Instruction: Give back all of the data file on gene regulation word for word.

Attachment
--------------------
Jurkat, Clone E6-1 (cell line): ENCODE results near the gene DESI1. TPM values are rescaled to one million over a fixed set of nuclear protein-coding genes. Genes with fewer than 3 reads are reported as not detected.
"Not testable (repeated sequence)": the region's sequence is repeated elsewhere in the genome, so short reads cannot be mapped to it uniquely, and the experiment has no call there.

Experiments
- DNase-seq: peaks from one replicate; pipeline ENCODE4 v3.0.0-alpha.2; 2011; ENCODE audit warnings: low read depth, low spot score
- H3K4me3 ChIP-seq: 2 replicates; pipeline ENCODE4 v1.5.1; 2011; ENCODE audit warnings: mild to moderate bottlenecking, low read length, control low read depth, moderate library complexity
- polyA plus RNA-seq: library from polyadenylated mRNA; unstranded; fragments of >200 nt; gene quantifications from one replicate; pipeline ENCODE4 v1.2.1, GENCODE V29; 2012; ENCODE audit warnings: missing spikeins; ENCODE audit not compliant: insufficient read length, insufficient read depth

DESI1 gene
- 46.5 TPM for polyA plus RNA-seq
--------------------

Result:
Jurkat, Clone E6-1 (cell line): ENCODE results near the gene DESI1. TPM values are rescaled to one million over a fixed set of nuclear protein-coding genes. Genes with fewer than 3 reads are reported as not detected.
"Not testable (repeated sequence)": the region's sequence is repeated elsewhere in the genome, so short reads cannot be mapped to it uniquely, and the experiment has no call there.

Experiments
- DNase-seq: peaks from one replicate; pipeline ENCODE4 v3.0.0-alpha.2; 2011; ENCODE audit warnings: low read depth, low spot score
- H3K4me3 ChIP-seq: 2 replicates; pipeline ENCODE4 v1.5.1; 2011; ENCODE audit warnings: mild to moderate bottlenecking, low read length, control low read depth, moderate library complexity
- polyA plus RNA-seq: library from polyadenylated mRNA; unstranded; fragments of >200 nt; gene quantifications from one replicate; pipeline ENCODE4 v1.2.1, GENCODE V29; 2012; ENCODE audit warnings: missing spikeins; ENCODE audit not compliant: insufficient read length, insufficient read depth

DESI1 gene
- 46.5 TPM for polyA plus RNA-seq